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Gov. Bruce Rauner wants to reinstate death penalty to curb violence

15 May 2018
Gov. Bruce Rauner wants to reinstate death penalty to curb violence

"We then will impose the loss of life penalty in IL".

Republican Senate Minority Leader Bill Brady, R-Bloomington, also released a statement in which he supported reinstating the death penalty for what he called "the most serious of violent crimes". "I was a few months from being executed, I would have been executed had George Ryan not pardoned", said Orange Rauner's plan came under fire from many sides.

Governor Bruce Rauner is asking the Illinois General Assembly to reinstate the death penalty as part of an Amendatory Veto to a House Bill on Gun Reform.

Governor Rauner's changes to HB 1468 create a new category of homicide called "death penalty murder". "And they deserve to give up their life when they take the life of a police officer, our heroes, or they take the life of many people".

Gov. Rauner's proposal is part of an amendment to a public safety bill which would extend the 72-hour waiting period for delivery of all gun purchases in IL, ban bump stocks and trigger cranks, authorize restraining orders to disarm unsafe individuals, make judges and prosecutors more accountable by making them explain why charges are reduced in plea agreements in violent gun cases, and free up local revenue to hire resource officers and mental health workers to help intervene and prevent student violence before it occurs. "Individuals who commit mass murder, individuals who choose to murder a law enforcement officer, they deserve to have their life taken". Four other states have had moratoriums imposed by their governors during the same period, which has seen a nationwide decline in both death sentences and executions. "There is simply no good reason to bring it back, and doing so would run counter to conservative principles of fiscal responsibility, limited government, and the valuing life", said Heather Beaudoin, national coordinator of Conservatives Concerned About the Death Penalty. For Rauner's plan to become law, the Legislature must approve his changes. As opposed to "beyond a reasonable doubt", the proposal requires defendants to be found guilty "beyond any doubt".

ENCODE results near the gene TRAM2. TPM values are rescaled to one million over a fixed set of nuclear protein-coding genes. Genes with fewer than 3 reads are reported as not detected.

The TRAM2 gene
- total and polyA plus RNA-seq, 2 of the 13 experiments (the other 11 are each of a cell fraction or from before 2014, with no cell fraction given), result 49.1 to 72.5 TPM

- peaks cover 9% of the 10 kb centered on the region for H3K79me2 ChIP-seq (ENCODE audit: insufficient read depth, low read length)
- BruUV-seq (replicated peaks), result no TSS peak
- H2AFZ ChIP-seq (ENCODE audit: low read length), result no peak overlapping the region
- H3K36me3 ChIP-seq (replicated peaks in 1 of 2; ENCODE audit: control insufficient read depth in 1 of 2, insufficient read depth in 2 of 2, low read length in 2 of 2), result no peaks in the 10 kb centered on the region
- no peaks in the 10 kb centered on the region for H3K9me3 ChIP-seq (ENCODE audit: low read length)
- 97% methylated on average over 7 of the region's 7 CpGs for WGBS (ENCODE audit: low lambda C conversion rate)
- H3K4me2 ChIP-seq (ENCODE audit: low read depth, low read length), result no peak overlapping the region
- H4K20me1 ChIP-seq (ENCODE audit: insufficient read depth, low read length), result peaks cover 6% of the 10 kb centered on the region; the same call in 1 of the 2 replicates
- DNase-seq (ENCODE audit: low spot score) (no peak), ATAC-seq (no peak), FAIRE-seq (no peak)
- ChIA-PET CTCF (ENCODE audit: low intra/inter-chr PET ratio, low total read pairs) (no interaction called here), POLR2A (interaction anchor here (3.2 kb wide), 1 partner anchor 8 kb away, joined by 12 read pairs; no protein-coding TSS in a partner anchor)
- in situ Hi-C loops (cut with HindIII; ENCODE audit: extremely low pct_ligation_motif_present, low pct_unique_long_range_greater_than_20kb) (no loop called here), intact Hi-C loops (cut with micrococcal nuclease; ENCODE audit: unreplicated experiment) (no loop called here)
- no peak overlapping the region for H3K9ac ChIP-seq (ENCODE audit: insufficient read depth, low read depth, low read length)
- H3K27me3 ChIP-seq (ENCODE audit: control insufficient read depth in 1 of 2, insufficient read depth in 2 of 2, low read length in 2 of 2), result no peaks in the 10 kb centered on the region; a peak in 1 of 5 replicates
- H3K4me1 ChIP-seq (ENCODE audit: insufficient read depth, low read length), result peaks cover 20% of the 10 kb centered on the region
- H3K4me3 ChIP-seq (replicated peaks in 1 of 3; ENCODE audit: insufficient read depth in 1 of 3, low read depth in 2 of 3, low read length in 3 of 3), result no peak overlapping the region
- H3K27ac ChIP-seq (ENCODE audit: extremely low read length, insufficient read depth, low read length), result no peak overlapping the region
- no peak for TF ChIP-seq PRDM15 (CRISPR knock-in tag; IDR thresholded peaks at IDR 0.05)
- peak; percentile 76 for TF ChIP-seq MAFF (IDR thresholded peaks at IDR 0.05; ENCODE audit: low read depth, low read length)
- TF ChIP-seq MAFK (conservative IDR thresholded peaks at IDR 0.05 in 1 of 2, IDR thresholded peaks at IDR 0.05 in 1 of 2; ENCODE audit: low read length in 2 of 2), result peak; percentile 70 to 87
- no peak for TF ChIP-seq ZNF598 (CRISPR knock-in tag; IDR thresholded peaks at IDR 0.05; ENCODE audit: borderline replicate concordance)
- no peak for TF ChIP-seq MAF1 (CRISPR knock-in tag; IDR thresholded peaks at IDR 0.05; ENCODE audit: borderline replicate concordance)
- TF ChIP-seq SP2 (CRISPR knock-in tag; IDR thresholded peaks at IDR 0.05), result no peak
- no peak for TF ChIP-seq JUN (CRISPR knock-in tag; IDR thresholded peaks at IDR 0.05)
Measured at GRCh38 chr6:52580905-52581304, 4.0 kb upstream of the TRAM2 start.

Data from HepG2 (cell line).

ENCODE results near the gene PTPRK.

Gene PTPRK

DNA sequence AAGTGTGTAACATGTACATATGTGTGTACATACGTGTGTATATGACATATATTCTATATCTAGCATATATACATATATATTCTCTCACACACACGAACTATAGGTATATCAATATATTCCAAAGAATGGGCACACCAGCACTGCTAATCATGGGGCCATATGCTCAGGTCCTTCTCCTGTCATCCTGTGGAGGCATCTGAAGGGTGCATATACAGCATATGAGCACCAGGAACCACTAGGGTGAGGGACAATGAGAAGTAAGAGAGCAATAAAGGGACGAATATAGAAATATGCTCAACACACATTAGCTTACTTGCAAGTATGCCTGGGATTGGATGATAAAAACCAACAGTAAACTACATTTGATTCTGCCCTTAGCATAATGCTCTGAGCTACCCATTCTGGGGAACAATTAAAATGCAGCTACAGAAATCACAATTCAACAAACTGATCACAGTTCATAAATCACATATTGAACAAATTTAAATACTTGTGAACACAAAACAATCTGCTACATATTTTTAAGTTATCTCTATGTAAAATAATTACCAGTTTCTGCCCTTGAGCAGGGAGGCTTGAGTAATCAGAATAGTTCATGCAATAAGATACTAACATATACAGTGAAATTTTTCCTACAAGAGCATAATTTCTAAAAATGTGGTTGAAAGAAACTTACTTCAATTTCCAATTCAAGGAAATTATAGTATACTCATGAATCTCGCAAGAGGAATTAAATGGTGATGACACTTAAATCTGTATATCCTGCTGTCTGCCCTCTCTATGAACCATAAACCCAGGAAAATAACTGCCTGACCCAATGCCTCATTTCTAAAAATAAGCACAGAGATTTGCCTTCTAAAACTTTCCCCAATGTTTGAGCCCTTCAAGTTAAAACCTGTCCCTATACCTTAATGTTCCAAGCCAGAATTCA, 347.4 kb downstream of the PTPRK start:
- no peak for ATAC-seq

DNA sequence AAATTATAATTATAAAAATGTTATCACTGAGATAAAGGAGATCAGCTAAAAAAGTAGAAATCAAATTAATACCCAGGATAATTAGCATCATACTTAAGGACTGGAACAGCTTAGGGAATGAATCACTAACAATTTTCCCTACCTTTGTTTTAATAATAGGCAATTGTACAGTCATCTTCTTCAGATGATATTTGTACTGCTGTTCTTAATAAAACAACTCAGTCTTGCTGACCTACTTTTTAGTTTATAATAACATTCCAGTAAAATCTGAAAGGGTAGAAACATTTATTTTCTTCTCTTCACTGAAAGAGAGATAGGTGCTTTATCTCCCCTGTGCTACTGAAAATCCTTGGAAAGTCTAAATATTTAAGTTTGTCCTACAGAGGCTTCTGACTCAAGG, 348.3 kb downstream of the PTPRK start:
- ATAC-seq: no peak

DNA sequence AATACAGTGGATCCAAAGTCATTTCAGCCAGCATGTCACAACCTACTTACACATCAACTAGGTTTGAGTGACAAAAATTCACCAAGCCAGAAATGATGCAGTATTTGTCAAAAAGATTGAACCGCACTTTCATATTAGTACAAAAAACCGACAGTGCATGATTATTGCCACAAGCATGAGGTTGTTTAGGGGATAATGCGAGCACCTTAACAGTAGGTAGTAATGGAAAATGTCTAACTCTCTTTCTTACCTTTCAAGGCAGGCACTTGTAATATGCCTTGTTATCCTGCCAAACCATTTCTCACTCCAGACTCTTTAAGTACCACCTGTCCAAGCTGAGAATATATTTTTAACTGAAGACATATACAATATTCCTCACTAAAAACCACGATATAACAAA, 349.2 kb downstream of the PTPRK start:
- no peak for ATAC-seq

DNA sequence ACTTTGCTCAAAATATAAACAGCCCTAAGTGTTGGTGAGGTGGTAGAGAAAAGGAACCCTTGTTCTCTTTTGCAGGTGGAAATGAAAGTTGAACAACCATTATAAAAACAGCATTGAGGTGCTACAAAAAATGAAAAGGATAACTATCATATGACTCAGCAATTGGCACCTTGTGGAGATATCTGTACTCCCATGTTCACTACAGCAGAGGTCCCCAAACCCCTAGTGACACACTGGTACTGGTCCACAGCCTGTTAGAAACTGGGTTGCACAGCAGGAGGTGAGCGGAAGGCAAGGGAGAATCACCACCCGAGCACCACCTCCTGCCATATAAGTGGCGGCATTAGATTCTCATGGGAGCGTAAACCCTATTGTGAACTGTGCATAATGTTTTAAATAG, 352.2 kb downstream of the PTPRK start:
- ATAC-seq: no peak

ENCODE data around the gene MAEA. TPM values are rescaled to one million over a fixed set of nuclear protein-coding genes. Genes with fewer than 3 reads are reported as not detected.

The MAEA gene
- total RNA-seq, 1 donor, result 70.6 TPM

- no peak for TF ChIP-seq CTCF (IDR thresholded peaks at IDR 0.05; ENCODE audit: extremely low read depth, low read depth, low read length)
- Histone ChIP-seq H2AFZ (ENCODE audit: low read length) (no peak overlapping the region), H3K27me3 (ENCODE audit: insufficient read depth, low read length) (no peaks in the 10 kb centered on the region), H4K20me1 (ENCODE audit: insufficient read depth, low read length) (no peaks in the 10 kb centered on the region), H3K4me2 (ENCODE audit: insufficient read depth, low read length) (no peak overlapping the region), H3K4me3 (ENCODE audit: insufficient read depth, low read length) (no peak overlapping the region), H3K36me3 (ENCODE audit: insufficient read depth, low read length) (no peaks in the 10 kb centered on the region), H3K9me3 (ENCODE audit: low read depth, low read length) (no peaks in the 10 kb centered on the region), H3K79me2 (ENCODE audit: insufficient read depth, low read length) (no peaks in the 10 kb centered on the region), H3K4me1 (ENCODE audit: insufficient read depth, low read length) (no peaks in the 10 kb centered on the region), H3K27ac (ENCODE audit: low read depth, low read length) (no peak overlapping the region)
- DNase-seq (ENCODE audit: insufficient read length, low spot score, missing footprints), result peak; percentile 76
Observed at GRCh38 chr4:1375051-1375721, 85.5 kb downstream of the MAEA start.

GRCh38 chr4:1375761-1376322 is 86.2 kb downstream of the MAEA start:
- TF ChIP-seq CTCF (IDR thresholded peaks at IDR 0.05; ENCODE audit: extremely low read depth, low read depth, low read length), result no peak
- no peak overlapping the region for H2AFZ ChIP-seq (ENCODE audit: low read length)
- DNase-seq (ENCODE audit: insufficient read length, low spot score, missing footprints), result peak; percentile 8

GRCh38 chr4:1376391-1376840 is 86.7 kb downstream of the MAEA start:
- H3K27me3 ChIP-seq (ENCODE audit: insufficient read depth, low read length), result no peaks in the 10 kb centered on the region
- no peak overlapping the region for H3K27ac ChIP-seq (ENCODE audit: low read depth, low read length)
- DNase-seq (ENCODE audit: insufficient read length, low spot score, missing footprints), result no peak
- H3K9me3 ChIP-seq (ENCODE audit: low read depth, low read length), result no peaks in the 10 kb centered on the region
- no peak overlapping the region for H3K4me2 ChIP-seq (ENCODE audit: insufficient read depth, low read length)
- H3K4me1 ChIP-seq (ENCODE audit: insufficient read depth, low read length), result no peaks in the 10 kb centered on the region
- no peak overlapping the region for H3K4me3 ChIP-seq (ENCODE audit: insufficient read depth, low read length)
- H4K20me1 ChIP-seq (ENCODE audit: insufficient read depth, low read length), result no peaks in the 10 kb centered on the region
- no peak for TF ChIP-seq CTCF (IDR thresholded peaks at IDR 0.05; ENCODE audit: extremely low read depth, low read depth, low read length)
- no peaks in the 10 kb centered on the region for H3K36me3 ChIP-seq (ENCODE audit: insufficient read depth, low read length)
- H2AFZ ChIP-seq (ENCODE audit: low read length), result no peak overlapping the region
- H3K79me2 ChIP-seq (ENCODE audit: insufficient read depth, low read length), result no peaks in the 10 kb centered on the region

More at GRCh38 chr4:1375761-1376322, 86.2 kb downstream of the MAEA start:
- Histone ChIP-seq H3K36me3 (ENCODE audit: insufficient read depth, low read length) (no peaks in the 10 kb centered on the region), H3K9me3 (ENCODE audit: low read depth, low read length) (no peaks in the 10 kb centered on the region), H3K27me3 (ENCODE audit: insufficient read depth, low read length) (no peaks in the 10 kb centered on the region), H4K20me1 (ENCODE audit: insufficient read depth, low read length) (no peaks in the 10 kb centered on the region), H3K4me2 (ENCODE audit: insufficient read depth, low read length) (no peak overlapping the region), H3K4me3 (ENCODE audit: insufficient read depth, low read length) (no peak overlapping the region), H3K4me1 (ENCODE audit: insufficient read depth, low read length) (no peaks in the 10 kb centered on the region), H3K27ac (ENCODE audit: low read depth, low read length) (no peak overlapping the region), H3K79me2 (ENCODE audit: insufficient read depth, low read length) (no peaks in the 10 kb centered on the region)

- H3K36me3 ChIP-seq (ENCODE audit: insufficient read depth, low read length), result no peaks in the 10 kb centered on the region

The administration of Republican President Donald Trump has instructed federal prosecutors to seek the death penalty in drug-related cases whenever it is "appropriate", to counter America's epidemic of opioid abuse.

The amendatory veto also bans bump stocks and trigger cranks; authorizes restraining orders to disarm unsafe individuals; and requires judges and prosecutors explain why charges are reduced in plea agreements for violent offenders in gun cases.

"There are plenty of cases where there's no doubt who's guilty", Rauner said at his news conference.

"The death penalty should never be used as a political tool to advance one's agenda", Cullerton said in a statement. It would apply to people 18 and older who are charged with killing police officers or two or more people. Rauner spokeswoman Rachel Bold says the governor will veto the measure Tuesday, March 13, 2018, a week before the state's primary election in which the Republican faces a challenge from state Rep. Jeanne Ives. "Suggesting a return to this failed policy is particularly disappointing from a Governor who has proclaimed that the concept of redemption must be a critical part of criminal justice reforms". "It's appalling again in the light of this state's wrongful conviction problem that this would be proposed", said Karen Daniel, director of the Center on Wrongful Convictions.